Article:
Fly Favorites: August 2012

Rio/SP Image: Dom Phillips

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Malacca in Pictures

As evidenced by the Dutch-built Stadthuys, the over 230-year-old Hindu temple, and the Chinese-inflected Kampung Kling Mosque, Malaysia’s multicultural colonial port of Malacca has been fought over and ruled by a succession of Asian and European powers since it was first established over 600 years ago. Offering safe harbor during the ferocious monsoon season for trading ships threading between China and India—a virtual crossroads of the world—the city pulled in abundant riches and a pallet of cultures.

Tossed like a hot potato between the Malays, the Javanese, the Vietnamese, the Portuguese, the Dutch, and the English, Malacca is home to architecture, food, religion, music, and other traditions that reflect the various flags flown over the city, and which influence the dominant cultures (Malay, Chinese, Indian, mixes of the three) that populate it today. Malacca’s tangled history and relaxed, Caribbean-like atmosphere make it a popular stop on the backpacker trail, but there are still a few secluded corners that occasionally go tourist-free. Here are a few of Malacca’s beauty spots.

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5 Cities I Could Live In for the Next 5 Years

A few days ago, my college buddy Erik and I were talking about future plans and potential moves. Currently, he and his wife call Seoul home, but that doesn’t mean they aren’t eying another location. In fact, many of us who take the leap and settle abroad end up doing so for only a few years, either moving on to greener pastures overseas or even (gasp) moving back to our home countries. During our convo, Erik asked me out of all the cities I’d been to, which ones did I think I could live in for five years if I had to. Considering that I’ve not lived in one city for more than two years since 2005, Erik was asking a lot. Here are my top five:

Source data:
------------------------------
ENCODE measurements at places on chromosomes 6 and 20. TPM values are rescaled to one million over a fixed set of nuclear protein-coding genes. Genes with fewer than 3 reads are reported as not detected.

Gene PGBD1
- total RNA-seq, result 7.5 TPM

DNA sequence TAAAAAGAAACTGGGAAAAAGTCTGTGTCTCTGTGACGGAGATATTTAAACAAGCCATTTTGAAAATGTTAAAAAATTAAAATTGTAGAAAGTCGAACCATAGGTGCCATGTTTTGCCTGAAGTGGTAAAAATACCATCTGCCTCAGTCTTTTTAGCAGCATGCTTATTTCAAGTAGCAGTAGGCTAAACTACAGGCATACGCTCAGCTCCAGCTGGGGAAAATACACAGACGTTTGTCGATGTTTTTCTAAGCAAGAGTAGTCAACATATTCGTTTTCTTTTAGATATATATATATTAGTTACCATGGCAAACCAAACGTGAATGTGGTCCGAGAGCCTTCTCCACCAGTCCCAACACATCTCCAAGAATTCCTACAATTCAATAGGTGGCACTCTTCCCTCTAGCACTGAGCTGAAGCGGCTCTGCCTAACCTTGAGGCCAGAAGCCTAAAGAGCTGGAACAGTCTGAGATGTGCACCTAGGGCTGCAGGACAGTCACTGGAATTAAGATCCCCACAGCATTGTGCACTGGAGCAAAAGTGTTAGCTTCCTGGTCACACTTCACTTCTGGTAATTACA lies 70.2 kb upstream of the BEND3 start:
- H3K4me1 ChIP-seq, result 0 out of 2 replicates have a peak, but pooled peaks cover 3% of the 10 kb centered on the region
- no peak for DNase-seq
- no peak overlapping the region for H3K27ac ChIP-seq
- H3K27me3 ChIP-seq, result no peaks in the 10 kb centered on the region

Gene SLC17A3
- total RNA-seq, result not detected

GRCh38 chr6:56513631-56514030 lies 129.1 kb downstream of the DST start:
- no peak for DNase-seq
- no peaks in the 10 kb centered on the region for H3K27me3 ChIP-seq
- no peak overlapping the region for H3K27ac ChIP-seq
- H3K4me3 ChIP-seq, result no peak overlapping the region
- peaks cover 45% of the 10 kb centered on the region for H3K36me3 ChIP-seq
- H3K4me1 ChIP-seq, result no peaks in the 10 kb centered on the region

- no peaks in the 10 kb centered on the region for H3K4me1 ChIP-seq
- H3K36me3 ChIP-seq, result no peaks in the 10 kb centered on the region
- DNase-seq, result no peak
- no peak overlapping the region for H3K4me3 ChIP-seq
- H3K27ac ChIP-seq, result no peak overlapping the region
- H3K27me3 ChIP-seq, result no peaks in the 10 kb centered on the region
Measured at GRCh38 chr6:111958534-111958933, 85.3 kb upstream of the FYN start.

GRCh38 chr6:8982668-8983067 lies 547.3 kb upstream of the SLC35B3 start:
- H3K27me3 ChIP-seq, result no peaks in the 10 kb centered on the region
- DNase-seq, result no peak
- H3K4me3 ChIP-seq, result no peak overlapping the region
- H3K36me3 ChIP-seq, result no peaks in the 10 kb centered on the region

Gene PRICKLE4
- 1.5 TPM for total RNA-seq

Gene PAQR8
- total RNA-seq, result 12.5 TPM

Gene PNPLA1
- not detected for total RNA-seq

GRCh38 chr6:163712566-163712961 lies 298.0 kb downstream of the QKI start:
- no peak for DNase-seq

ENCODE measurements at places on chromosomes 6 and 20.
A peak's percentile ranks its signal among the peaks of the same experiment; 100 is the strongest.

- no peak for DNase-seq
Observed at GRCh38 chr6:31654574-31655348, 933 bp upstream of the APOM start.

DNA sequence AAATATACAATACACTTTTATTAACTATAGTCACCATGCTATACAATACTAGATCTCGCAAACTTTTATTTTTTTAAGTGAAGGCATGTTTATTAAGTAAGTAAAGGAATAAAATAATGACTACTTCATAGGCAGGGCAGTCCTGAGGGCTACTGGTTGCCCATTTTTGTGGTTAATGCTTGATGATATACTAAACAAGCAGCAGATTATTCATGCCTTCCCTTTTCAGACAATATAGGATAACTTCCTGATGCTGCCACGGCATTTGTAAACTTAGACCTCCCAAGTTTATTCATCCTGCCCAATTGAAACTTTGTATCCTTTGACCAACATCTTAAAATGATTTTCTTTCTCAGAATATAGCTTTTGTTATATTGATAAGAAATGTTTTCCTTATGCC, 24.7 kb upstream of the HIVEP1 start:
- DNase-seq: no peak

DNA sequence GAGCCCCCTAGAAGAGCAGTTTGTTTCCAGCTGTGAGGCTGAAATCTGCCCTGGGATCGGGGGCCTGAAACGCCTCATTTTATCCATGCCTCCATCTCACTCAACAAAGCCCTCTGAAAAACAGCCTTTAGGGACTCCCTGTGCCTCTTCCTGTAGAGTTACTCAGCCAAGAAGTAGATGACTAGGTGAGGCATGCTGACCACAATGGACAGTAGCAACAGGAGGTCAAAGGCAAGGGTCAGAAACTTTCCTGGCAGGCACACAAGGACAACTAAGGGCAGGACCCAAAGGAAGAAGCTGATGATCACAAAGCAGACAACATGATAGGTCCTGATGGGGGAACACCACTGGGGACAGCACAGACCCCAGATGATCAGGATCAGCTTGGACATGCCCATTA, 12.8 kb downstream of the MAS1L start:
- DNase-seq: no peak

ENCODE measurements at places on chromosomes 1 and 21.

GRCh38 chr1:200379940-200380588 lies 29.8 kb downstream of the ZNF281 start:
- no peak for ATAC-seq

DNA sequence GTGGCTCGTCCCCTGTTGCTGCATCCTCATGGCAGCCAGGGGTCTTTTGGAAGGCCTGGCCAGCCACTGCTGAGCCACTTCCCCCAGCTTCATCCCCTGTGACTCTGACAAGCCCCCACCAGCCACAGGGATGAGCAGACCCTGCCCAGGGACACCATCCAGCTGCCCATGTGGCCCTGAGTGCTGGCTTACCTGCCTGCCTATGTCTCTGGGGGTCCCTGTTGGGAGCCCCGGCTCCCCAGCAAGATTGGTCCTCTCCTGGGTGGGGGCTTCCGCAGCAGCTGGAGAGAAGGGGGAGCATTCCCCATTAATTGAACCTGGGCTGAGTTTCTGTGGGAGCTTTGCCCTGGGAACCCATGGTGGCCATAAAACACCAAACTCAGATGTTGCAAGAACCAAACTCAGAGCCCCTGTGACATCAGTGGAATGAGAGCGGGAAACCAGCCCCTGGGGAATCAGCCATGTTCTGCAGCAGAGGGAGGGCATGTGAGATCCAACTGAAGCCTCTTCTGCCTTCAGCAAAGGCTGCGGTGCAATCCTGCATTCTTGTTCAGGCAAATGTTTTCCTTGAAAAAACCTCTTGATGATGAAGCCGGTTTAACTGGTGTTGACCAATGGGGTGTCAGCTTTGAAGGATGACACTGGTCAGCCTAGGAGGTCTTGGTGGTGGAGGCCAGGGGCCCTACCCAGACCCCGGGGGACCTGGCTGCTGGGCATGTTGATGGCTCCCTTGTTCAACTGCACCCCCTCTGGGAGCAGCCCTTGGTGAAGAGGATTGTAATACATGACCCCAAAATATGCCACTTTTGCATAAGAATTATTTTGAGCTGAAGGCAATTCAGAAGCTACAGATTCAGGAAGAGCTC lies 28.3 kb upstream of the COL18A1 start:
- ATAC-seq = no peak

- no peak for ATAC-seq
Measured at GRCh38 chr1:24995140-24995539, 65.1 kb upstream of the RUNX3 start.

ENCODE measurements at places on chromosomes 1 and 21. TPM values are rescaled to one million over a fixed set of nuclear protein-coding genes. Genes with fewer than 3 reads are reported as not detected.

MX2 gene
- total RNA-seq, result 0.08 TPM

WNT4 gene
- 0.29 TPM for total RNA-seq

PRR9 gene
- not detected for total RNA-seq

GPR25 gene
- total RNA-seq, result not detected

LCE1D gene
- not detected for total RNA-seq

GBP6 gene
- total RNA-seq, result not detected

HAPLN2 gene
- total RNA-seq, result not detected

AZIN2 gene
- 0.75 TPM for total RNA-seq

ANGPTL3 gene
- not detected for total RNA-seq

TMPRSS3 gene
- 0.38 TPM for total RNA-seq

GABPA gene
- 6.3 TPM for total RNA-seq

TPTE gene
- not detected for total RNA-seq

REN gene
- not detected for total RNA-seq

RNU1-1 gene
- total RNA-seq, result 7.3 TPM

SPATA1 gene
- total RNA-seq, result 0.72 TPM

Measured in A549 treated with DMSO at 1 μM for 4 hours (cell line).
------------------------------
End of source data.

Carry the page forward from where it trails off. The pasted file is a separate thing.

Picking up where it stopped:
1. São Paulo No surprise to anyone who’s read this blog for a while, Brazil’s largest city is the closest place to “home” for me, aside from my parents’ house. No matter how long I’m away from this massive, exhilarating megalopolis, I can swing back into town, call up my peeps, and plug back into the incredible social scene. I love this place.

2. Madrid Sunny, multicultural, and less-touristy than Barcelona, Madrid has the perfect combination of slick and gritty, with a kooky Latin attitude. Whenever I’m in town, I feel like I’m hanging out in an Almodóvar film. The job market sucks, but rents are cheap, so dollars earned remotely go very far.

3. San Francisco San Fran is, in a word, breathtaking. Baker Beach, the Golden Gate Bridge, Dolores Park, Union Square, Chinatown—the City by the Bay is just a cool-ass place. It’s expensive and chilly year round, but there are no East Coast-style winters. And for a little more color, there’s always Oakland!

4. Mumbai
It’s a cliché to call Mumbai an assault on the senses, but dammit, that’s exactly what it is. And I love that. With wonderful people, crazy-tasty food, centuries-old history and culture, and an unrelenting sense of adventure, India’s New York/Miami/LA is a phenomenal place.

5. Kuala Lumpur
Malaysia’s multicultural capital is sprawling but easy to navigate, full of amazing food and friendly people with a good grasp of English. Set between bustling Bangkok and staid-but-sophisticated Singapore and the main hub of low-cost carrier Air Asia, KL is the perfect hub for travel in Asia.